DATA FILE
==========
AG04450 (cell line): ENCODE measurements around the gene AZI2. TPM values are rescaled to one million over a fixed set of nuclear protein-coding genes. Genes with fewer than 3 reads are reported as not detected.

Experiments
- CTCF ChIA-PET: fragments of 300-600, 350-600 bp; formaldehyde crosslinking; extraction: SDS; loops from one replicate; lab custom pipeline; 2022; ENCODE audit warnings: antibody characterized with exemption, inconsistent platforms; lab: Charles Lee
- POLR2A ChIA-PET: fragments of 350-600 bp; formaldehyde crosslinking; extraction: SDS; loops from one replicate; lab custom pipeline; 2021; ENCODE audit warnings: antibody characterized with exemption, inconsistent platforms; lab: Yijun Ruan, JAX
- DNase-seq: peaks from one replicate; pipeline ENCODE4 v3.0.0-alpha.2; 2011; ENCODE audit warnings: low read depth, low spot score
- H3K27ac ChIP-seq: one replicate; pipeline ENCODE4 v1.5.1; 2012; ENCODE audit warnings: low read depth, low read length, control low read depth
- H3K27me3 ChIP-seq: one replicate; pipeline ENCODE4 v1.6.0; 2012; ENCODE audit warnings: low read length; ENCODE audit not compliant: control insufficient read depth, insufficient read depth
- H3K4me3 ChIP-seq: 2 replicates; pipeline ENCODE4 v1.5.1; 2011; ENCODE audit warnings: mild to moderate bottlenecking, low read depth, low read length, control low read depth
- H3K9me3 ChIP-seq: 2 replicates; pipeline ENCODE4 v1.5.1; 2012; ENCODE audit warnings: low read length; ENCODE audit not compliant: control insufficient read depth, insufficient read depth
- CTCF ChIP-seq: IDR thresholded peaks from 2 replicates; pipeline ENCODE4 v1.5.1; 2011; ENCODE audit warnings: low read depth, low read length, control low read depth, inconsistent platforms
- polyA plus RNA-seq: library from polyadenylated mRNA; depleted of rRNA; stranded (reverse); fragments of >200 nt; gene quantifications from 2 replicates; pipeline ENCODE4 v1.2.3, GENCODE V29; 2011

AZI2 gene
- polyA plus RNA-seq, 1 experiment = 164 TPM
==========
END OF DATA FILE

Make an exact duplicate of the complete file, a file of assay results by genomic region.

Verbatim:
AG04450 (cell line): ENCODE measurements around the gene AZI2. TPM values are rescaled to one million over a fixed set of nuclear protein-coding genes. Genes with fewer than 3 reads are reported as not detected.

Experiments
- CTCF ChIA-PET: fragments of 300-600, 350-600 bp; formaldehyde crosslinking; extraction: SDS; loops from one replicate; lab custom pipeline; 2022; ENCODE audit warnings: antibody characterized with exemption, inconsistent platforms; lab: Charles Lee
- POLR2A ChIA-PET: fragments of 350-600 bp; formaldehyde crosslinking; extraction: SDS; loops from one replicate; lab custom pipeline; 2021; ENCODE audit warnings: antibody characterized with exemption, inconsistent platforms; lab: Yijun Ruan, JAX
- DNase-seq: peaks from one replicate; pipeline ENCODE4 v3.0.0-alpha.2; 2011; ENCODE audit warnings: low read depth, low spot score
- H3K27ac ChIP-seq: one replicate; pipeline ENCODE4 v1.5.1; 2012; ENCODE audit warnings: low read depth, low read length, control low read depth
- H3K27me3 ChIP-seq: one replicate; pipeline ENCODE4 v1.6.0; 2012; ENCODE audit warnings: low read length; ENCODE audit not compliant: control insufficient read depth, insufficient read depth
- H3K4me3 ChIP-seq: 2 replicates; pipeline ENCODE4 v1.5.1; 2011; ENCODE audit warnings: mild to moderate bottlenecking, low read depth, low read length, control low read depth
- H3K9me3 ChIP-seq: 2 replicates; pipeline ENCODE4 v1.5.1; 2012; ENCODE audit warnings: low read length; ENCODE audit not compliant: control insufficient read depth, insufficient read depth
- CTCF ChIP-seq: IDR thresholded peaks from 2 replicates; pipeline ENCODE4 v1.5.1; 2011; ENCODE audit warnings: low read depth, low read length, control low read depth, inconsistent platforms
- polyA plus RNA-seq: library from polyadenylated mRNA; depleted of rRNA; stranded (reverse); fragments of >200 nt; gene quantifications from 2 replicates; pipeline ENCODE4 v1.2.3, GENCODE V29; 2011

AZI2 gene
- polyA plus RNA-seq, 1 experiment = 164 TPM